In the summer of 2005 I visited a small boat museum in Korppoo.
An island roughly the farthest away You can get by car in the
Finnish South-Western archipelago. Using two separate
ferry connections, though.
Now with Google Earth being there, You can easily spot the museum at approximately 60-09-32.94 N, 21-32-30.03 E ;-)
Korppoo boat museum and the retired fire chief, who runs all practical affairs for the museum.
The museum is located in an old barn.
Outside the museum lies an old fishing boat. The boat is in such a condition that it might be difficult to get her inside in one piece.
An interesting detail of the boat. Some old boatbuilder had never heart about distributing plank butt joints along the length of the boat.
Well... theory is theory, plank lengths are what they happen to be. Everything doesn't need to be perfect, and things still work ;-)
Of course someone might arue, that had the joints been distributed, the boat would still be running :-)
And come to think of it. Distributing the joints would be like saying "my joints are weaker than the plank". Who would admit that? The correct "heads high" attitude is, of course, "my joints are stronger than the plank, so I can place them as I please" ;-)
Probably better to be safe than sorry, regardless of the attitude. So do distribute the joints.
But that was not what I was going to write about.
Instead, let's go inside the museum.
There are three or four pram type boats inside the museum. All boats have been taken in straight out of service. Just cleaned, but no restoration whatsoever has been carried out on them.
The prams are very much alike to what is generally known as Norwegian pram. But not quite.
These prams have much less rocker.
As You can see, the sheerline of this larger pram is nearly flat, and not much rocker to the bottom either.
How come this difference?
Probably the deeper rocker of the Norwegian prams is more suited to the rough conditions of the Atlantic coast, whereas a lesser amount of rocker is at home in the more protected waters of the Baltic sea archipelago.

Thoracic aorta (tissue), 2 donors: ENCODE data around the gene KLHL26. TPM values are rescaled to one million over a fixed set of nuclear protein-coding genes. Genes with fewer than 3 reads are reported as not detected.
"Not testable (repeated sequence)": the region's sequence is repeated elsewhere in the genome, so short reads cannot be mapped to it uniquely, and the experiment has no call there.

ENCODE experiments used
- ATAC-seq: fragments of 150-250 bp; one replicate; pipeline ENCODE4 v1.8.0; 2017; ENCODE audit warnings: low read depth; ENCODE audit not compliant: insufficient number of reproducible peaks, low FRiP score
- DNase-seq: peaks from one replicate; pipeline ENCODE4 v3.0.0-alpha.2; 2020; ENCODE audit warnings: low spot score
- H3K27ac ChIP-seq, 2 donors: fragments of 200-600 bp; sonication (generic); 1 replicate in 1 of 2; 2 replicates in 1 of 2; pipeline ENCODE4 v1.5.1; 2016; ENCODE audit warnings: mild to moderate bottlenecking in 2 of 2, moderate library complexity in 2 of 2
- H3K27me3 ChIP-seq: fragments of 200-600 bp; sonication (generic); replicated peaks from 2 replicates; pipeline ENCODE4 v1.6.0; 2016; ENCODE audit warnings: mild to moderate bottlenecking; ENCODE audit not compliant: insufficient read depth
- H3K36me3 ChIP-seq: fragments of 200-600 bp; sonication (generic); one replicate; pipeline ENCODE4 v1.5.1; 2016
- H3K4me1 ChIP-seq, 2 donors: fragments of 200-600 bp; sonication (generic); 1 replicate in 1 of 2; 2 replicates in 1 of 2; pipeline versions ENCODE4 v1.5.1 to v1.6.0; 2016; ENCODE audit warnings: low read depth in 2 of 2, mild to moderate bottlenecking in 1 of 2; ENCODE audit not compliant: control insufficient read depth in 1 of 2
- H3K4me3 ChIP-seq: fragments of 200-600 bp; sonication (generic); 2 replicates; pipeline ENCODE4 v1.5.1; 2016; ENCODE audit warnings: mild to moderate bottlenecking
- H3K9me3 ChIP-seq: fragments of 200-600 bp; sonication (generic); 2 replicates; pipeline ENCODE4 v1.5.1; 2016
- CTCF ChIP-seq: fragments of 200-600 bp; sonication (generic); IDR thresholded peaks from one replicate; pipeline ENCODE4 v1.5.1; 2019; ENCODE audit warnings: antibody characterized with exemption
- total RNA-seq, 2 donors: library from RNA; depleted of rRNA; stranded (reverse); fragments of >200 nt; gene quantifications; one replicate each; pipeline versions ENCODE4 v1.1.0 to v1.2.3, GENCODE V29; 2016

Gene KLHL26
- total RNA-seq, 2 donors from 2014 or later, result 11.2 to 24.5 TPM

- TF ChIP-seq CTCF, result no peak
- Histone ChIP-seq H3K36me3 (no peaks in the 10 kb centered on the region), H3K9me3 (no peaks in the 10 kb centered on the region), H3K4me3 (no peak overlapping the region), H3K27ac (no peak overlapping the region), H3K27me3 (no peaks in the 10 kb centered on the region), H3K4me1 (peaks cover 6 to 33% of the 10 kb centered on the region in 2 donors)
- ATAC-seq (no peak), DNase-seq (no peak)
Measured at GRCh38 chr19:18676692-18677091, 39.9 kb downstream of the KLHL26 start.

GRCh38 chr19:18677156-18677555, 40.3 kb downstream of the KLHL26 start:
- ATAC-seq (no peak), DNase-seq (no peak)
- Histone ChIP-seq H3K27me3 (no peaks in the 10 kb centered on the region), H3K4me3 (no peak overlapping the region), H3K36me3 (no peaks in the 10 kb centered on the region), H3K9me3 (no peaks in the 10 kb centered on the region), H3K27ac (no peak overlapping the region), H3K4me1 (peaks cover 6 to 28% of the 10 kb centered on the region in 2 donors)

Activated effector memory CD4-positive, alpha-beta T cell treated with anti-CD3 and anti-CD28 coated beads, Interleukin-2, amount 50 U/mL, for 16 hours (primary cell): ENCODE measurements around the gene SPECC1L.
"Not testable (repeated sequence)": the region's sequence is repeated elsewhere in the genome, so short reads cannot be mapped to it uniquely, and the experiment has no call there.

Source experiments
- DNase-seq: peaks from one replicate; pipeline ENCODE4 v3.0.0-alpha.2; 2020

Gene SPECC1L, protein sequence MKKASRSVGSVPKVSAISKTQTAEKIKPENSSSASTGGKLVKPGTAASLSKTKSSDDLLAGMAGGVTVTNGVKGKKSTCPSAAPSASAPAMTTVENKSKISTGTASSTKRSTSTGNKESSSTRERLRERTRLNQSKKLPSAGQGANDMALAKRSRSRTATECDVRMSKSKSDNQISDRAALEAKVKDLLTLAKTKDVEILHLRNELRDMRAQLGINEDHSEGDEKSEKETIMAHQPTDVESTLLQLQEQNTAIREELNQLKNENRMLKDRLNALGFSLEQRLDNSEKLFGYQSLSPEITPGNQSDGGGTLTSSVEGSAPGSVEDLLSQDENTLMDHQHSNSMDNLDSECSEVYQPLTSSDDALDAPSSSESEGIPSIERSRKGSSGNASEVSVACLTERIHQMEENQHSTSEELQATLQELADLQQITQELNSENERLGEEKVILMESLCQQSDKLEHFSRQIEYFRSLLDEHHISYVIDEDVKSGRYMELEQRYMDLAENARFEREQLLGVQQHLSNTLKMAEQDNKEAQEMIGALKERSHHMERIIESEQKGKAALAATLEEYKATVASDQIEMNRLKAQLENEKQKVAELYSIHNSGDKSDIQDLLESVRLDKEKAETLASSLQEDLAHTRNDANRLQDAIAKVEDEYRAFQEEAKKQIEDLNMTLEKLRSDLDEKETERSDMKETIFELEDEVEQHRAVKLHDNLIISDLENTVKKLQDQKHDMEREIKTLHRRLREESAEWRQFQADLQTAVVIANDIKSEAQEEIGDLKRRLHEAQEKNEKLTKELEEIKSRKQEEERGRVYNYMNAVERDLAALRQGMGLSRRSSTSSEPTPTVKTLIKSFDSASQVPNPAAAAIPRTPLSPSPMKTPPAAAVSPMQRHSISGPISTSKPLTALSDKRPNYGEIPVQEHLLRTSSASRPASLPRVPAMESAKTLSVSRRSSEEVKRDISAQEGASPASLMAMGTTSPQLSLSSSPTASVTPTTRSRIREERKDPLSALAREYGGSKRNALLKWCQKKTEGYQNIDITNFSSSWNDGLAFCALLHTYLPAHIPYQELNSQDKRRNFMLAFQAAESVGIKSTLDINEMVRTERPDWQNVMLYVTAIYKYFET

In any case it should be clear that, given protected waters, too much rocker gives You a blunt boat with short waterline. That is, a slow, hard to row boat.
Notice something else? These prams don't have stern nor bow seats.
These prams have been strictly working boats. Fishing within a rowing range from home, most probably. There has been no need for "sundeck seats" for idle passengers. Only seating for the active fishing crew of one or two. And that seating where it gives the best balance - in the middle of the boat.
If You come to think of it, a flat bottomed punt is a simplification of a pram. Instead of a round shape created by using some half a dozen planks per side, as in a pram, a flat bottomed punt has a cross sectional shape only approximating the round shape crudely, made with only one plank per side (plus the bottom plank, of course).
Here's a flat bottomed 14 ft rowing punt designed in line with the ideas from the old prams in the museum. A punt, to be easier to build than a pram, but not inferior in other aspects.
As far as the punt to pram analogy is concerned, the Chapman Ekstock discussed already here could be taken as a punt-simplification of a Norwegian style pram. And take this 14 ft rowing punt as a simplification of the museum prams. Compare the underwater volume distributions of the two punts at equal displacements, 750 lbs in this case.
The Chapman punt, with more rocker, drawn in blue, this 14 ft rowing punt, with less rocker, in black.
It is quite evident, that the less rockered punt gives a more steamlined underbody, and thus a more pleasant rowing experience. In reasonably protected waters, mind You.
All the plywood parts of this rowing punt can be cut out of thee sheets of 1/4" or 3/8" plywood. Using four sheets would, however, make parts placement a lot easier. The sides out of two sheets, the bottom and transoms out of the other two.
The metric measurements for a side. The frames made out of plank go to the positions shown by the lines A, B and C.
Measurements for the bow and stern transoms.
Plank frames, that will stay in place in the completed punt. The three seats will be supported by a cross plank at each frame, the top of the cross plank at the height given here.
The placement of the rear seat is on the stern side of the frame, the placement of both the middle and front seat is on the bow side of the frame.
And finally, here's the .hul file for this rowing punt for those interested.
The building sequence follows the general lines given in the instructions on the Portuquese Style Dinghy.
First scraph joint the plywood for sides, cut the sides and transoms. Make the frames out of plank.
Connect the sides to the bow transom, spring the sides around the frames, and connect the ends of the sides to the stern transom.
Mark the bottom using the outline of the now assembled sides. Cut and attach the bottom.
Attach seats, quarter knees, rubrails at the gunwale and transoms.
Paint the boat.
Pack Your fishing gear, put on Your life vest, and go fishing :-)